I read something in our local paper on, of all mornings, Easter Sunday. The article, Debt risks ministry careers, looks at the student loan debt burden taken on by aspiring minister to achieve the professional educational requirements the church has decreed are required to "minister" in the church (a requirement that none of the original apostles would have met, BTW). The article looks at our local Lutheran semimary, Concordia, but it speaks to a bigger issue in the church. The economics of ministry is on a dangerous path as higher education gets more and more expensive, saddling would be ministers with ever greater amounts of debt, while fewer local congregations are able to financially support full time clergy. Unlike other professions where there is a more or less direct payoff for that additional debt, in ministry you take on more debt to make less money than you could in the private sector.
What is interesting to me is that most of this unnecessary debt being taken on by sincere brothers and sisters is where that debt comes from. From the article...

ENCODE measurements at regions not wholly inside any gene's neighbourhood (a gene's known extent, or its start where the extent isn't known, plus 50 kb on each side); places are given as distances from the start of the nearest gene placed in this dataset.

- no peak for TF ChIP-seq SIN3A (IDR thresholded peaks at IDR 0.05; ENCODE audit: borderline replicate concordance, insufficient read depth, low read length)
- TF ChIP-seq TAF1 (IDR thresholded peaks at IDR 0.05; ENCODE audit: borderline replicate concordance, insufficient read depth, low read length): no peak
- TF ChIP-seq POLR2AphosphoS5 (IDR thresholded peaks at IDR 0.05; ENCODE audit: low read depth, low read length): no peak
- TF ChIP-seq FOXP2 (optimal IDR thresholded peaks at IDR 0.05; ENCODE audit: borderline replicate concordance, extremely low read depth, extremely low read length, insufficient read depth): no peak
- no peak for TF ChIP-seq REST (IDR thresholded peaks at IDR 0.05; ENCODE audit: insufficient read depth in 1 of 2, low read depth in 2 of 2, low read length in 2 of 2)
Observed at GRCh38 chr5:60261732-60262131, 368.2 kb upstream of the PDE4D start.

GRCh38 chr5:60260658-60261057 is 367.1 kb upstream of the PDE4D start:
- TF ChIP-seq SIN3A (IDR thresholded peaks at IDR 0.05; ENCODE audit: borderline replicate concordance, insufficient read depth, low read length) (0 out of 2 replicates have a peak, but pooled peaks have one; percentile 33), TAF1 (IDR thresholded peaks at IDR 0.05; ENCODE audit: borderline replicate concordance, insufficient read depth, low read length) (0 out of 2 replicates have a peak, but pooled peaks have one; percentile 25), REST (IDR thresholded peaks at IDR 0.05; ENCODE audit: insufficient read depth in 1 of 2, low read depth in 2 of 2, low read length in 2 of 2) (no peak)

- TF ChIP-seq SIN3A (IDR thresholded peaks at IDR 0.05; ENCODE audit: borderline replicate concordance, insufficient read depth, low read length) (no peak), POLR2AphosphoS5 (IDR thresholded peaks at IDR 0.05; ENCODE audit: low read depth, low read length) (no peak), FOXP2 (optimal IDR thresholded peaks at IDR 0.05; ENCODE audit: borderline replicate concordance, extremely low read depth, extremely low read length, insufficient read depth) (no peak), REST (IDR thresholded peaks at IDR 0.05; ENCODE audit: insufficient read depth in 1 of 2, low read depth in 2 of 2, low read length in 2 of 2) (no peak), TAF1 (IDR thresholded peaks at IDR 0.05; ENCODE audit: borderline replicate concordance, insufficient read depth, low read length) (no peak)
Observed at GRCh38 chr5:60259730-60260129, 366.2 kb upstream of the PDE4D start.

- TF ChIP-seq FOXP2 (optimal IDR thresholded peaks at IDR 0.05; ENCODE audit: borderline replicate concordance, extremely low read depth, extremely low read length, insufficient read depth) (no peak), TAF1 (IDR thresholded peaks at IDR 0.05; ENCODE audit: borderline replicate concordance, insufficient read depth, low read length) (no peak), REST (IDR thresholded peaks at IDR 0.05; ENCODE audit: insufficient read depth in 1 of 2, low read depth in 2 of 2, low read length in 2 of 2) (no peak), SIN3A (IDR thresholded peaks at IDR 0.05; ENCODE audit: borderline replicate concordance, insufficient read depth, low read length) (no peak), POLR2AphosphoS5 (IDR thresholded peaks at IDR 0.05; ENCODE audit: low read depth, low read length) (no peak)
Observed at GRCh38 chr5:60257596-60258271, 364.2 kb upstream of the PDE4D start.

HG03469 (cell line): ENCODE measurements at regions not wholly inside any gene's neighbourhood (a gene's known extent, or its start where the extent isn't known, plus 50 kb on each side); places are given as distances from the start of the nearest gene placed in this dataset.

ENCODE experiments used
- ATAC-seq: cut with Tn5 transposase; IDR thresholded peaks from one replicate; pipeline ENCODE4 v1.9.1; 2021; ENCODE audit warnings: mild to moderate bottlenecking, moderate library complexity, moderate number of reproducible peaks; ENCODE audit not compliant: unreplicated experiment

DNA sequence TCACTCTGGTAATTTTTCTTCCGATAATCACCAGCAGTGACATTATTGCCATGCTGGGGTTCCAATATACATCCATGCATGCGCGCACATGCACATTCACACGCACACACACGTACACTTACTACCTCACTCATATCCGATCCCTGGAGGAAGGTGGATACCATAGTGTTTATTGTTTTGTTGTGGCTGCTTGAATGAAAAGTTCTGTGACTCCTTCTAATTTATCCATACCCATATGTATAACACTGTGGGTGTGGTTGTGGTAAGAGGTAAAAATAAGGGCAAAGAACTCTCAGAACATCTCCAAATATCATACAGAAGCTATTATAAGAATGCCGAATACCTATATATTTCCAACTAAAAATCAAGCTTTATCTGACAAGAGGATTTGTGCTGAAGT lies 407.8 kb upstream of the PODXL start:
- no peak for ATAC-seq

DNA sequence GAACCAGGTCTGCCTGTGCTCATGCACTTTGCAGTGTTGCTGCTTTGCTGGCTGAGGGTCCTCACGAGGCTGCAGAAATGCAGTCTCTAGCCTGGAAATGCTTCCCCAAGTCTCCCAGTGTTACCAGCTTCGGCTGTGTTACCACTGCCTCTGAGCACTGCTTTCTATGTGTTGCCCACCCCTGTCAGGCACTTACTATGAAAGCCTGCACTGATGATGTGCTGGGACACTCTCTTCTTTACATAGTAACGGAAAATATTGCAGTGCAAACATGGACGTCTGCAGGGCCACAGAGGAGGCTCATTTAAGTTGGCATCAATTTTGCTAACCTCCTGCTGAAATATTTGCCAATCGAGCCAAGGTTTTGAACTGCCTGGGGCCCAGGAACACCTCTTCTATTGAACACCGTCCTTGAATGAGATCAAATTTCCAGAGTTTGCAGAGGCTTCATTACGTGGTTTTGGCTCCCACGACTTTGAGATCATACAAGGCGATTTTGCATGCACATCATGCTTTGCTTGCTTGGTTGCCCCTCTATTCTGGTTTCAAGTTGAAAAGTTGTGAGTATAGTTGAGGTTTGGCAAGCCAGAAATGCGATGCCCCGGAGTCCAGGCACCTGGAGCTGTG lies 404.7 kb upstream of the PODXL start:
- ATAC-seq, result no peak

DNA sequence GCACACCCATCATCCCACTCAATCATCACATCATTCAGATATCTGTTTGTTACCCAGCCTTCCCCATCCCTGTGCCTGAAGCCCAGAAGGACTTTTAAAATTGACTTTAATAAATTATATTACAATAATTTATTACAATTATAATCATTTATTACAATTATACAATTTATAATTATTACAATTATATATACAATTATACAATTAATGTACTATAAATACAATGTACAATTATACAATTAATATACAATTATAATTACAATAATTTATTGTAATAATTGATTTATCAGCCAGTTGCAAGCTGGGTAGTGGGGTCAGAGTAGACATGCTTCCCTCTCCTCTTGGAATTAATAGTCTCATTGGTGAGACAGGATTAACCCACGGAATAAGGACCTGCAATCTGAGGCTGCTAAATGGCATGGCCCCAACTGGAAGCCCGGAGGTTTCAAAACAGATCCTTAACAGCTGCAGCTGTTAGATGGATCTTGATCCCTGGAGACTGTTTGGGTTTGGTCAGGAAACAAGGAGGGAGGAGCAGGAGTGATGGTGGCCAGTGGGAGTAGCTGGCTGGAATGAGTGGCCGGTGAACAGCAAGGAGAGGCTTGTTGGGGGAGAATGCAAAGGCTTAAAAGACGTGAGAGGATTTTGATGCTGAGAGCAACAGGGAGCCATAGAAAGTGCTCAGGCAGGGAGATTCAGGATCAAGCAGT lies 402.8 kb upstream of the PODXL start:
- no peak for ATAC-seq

About 90 percent of Concordia students end up borrowing through federal student loans, he estimates.
Do you get why that seems so wrong, so contrary to what we see in Scripture?
Can you picture this in the first few centuries of the church? A young man goes to his local church elders and says he wants to serve Jesus. They tell him he needs to attain a particular educational level in order to really minister. In order to do so he will need to go to a special school and it will be very expensive. The young Christian is crestfallen. How will I pay for this schooling he asks? Easy, exclaim the elders, you can just go into debt by borrowing money from Caesar so you can serve Jesus! The young man is understandably confused but the elders know best so he fills our his Free Application for Imperial Financial Aid, or FAIFA for short and starts visiting seminaries.
Silly, right? Well yes and intentionally so but why is it so silly given the reality in the church where we demand as local congregations that the relative strangers we will hire to be our "elders" must have a degree from a seminary, a degree that will cost them dearly in terms of time and money (and probably debt)? Once again we see the church is, perhaps unintentionally, relying on Caesar to finance the church. Whether it is tax breaks or student loans for ministry students, the church is awfully reliant on the state to operate and that is not a healthy situation. We bemoan the "loss of religious liberty" in America but when we turn the operation of the church over to Caesar what do we expect?